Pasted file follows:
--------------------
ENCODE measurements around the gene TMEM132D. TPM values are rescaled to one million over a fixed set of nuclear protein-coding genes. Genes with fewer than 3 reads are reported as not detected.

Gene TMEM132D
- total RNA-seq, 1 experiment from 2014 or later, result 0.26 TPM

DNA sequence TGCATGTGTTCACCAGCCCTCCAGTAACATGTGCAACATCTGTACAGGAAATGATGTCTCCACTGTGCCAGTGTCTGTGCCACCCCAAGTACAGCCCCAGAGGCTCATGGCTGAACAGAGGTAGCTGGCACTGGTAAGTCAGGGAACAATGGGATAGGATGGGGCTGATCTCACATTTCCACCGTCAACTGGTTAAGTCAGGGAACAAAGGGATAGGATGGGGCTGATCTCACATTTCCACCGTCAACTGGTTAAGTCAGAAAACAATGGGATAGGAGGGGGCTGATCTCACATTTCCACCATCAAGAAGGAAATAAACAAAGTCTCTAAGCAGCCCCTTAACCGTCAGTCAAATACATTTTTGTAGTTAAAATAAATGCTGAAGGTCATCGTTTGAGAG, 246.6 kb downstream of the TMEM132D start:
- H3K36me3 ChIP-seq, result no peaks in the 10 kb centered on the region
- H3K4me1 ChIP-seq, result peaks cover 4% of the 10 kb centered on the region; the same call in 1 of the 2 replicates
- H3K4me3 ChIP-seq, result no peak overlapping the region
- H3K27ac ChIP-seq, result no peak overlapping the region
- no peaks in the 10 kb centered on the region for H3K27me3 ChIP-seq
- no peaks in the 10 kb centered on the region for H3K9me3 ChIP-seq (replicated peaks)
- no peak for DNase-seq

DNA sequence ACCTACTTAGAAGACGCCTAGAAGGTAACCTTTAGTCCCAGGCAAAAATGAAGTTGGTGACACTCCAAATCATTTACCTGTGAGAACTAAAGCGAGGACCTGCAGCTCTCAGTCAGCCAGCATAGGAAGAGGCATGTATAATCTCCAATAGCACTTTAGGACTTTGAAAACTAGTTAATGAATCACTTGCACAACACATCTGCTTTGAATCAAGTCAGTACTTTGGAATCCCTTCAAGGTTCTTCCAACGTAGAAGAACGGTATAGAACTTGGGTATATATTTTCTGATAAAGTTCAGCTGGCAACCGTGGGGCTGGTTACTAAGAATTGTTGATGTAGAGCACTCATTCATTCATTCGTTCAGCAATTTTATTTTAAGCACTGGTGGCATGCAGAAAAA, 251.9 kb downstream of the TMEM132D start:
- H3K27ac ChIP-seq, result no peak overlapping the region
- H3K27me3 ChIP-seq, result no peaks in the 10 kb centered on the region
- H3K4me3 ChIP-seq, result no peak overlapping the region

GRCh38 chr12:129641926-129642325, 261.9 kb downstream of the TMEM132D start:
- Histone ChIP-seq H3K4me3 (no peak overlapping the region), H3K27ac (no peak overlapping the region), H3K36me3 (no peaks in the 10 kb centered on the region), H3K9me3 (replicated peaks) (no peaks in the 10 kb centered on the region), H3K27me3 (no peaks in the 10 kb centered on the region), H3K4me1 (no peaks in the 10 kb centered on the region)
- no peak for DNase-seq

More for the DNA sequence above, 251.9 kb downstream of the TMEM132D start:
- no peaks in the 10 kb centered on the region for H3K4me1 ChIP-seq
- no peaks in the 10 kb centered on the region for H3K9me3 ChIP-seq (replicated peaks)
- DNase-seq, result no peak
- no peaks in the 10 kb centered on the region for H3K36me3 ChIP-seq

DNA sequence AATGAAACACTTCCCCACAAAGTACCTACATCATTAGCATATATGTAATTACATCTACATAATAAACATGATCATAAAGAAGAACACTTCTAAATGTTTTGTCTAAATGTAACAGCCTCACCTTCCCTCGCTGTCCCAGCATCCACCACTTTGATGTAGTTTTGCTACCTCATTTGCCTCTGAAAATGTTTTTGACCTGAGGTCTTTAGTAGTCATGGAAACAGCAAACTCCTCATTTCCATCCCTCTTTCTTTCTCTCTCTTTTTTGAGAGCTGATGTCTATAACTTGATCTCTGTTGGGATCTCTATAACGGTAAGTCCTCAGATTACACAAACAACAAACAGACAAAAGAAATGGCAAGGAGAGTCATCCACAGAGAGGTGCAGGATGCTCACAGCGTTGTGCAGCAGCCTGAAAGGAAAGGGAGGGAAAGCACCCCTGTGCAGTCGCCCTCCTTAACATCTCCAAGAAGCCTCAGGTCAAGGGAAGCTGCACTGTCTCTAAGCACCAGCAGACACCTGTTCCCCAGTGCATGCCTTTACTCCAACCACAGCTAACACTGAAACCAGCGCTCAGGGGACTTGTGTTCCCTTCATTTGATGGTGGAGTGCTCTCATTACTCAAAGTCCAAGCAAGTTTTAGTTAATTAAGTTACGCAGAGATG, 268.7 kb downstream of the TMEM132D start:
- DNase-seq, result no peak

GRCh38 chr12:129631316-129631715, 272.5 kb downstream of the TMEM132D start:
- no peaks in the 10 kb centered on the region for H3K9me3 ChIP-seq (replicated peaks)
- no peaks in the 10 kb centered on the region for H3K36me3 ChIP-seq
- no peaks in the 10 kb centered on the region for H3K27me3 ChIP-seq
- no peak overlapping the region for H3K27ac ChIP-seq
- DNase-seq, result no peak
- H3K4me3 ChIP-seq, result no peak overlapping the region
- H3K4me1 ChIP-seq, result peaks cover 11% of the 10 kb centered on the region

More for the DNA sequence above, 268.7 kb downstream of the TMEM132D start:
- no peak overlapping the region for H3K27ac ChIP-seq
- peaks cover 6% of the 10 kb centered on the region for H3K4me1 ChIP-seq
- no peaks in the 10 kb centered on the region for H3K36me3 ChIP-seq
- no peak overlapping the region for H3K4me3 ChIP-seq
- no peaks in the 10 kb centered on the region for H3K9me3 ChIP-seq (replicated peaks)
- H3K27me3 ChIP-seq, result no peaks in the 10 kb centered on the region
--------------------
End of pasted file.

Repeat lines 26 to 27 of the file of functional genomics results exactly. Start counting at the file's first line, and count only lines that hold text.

GRCh38 chr12:129631316-129631715, 272.5 kb downstream of the TMEM132D start:
- no peaks in the 10 kb centered on the region for H3K9me3 ChIP-seq (replicated peaks)